Slanted House, Ipolytarnóc

Kenneth Frampton’s 1983 essay, ‘Towards a Critical Regionalism: Six Points for an Architecture of Resistance’, published in the architectural periodical of Yale University, Perspecta, stood sharply against the universality characterising the late modern permeating architecture at the time, and the post-modern’s response to it. The third way of approaches led to the definition of an architecture free of signs, symbols, and irony. Frampton himself called this approach as architecture stemming from the position of arriére-garde, that is, one that does not forges ahead but is belated and through this quality, shows an alternative.
Of course, this approach to critical regionalism is only understandable in the context of the 1980s and 1990s. Nowadays, it is less tangible which of the architectures looking for a way out of modernism can be considered as avant-garde, conservative, or belated. However, some things are still valid relating to critical regionalism even without the historical context: the acceptance of the features of the land and the landscape, acclaiming the tectonic logic inherent in the structure, and consequently. The close connection among the building’s visual appearance, structure and building material. A sort of pre-digital What You See is What You Get attitude. The concept of the Slanted House poses one question to this critical regionalist interpretation framework: Can a house respect the landscape by domesticizing it? Is it possible to interpret a house’s relationship with the landscape even more narrowly than the way Frampton approached it?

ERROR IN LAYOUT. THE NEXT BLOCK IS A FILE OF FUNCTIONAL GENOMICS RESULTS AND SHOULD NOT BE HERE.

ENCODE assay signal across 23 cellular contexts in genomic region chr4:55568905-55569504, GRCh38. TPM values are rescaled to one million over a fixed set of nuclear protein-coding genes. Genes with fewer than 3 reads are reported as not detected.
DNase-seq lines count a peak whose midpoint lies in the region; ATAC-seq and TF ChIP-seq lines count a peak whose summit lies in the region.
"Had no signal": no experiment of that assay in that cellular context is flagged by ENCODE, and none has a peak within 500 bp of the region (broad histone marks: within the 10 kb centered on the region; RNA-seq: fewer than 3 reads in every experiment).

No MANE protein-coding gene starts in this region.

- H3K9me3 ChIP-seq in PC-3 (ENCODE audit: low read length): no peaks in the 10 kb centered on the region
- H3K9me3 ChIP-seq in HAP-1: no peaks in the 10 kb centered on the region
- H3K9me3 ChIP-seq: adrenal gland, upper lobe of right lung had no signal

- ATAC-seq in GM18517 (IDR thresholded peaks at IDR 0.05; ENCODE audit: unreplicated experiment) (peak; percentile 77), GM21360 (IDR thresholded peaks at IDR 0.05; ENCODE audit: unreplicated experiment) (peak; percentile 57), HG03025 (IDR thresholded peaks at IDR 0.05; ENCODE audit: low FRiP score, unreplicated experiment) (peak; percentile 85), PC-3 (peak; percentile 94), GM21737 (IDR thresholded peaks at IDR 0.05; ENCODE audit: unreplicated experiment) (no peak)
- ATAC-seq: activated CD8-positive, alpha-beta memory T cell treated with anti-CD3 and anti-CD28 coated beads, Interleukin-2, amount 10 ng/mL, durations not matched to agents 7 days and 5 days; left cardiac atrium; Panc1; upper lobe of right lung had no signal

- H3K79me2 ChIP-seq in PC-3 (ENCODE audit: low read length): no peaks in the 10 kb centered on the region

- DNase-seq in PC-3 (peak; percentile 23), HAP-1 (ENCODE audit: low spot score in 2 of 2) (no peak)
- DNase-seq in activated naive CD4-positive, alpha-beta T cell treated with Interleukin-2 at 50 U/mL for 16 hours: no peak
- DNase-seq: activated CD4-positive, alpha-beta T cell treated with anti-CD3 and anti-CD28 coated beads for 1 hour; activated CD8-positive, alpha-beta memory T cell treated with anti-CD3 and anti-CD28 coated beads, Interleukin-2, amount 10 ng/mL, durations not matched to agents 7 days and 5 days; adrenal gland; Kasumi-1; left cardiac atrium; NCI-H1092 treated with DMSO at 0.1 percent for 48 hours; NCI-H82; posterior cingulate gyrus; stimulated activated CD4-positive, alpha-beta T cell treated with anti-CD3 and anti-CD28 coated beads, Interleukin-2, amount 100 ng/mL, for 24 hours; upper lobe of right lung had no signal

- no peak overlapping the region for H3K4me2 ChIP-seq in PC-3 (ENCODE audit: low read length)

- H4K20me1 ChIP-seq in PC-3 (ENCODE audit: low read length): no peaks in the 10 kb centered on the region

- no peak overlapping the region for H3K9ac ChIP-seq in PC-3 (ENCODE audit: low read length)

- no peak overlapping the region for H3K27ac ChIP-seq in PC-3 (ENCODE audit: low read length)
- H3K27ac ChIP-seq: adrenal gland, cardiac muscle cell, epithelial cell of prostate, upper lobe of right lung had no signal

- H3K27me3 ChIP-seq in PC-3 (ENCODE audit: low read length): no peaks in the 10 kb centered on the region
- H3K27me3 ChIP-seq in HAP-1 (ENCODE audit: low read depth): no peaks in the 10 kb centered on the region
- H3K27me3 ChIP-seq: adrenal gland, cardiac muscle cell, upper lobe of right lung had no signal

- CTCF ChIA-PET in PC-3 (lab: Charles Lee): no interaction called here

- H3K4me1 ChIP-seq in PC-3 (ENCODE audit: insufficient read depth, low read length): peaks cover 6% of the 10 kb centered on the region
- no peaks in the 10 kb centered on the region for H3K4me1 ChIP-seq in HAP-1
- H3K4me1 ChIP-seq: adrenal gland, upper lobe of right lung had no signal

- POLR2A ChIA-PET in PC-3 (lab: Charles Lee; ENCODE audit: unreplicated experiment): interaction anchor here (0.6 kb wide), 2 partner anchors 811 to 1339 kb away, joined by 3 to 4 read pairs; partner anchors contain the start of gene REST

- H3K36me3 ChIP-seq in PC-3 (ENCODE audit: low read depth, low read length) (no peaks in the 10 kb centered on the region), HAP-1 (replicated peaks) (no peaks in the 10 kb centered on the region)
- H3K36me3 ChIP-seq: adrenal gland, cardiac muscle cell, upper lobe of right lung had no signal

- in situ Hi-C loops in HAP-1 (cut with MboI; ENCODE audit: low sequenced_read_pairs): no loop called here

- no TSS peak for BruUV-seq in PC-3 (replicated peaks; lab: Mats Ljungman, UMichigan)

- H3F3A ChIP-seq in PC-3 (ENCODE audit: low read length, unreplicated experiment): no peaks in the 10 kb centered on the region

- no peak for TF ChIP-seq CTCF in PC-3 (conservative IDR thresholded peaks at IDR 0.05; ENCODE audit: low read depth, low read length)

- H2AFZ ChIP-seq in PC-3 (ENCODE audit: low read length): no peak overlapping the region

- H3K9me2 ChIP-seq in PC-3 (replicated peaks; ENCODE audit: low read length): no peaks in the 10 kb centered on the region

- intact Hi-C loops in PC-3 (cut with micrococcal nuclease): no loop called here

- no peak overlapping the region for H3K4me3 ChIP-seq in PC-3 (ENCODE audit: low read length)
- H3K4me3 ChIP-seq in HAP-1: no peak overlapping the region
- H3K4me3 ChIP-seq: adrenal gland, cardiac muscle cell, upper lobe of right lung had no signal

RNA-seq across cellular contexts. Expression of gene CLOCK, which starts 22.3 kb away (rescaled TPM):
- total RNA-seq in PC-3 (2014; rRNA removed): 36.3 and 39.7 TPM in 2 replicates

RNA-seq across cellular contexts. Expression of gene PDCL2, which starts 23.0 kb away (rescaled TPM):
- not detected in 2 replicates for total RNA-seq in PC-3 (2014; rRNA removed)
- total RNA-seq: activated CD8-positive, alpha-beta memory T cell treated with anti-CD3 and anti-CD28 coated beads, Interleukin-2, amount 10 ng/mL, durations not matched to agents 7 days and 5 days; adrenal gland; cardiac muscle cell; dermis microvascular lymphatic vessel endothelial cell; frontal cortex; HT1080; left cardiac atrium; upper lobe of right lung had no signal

What makes this project one-of-a-kind?
The Slanted House is thus a building encouraging dispute, which allows many entry thresholds for the visitors and interpreters of the house. It can be a liberating playground for children, which does not need to be capable of anything else than providing a space which one can enthusiastically run across, leaving themselves to the forces of gravity, and at the same time it can be a manifestation of that particular 1983 Perspecta publication, stirring up a dispute. At Paradigma Ariadné, we believe that the latter approach is the key to an architecture that provides remarkable experiences.


Paradigma Ariadné

Main contractor for wood construction
Paradigma Ariadné

Field of sparks

Year of completion

Ipolytarnóc, Hungary

Total area
24 m2

Site area
10.000 m2

Attila Róbert CSÓKA

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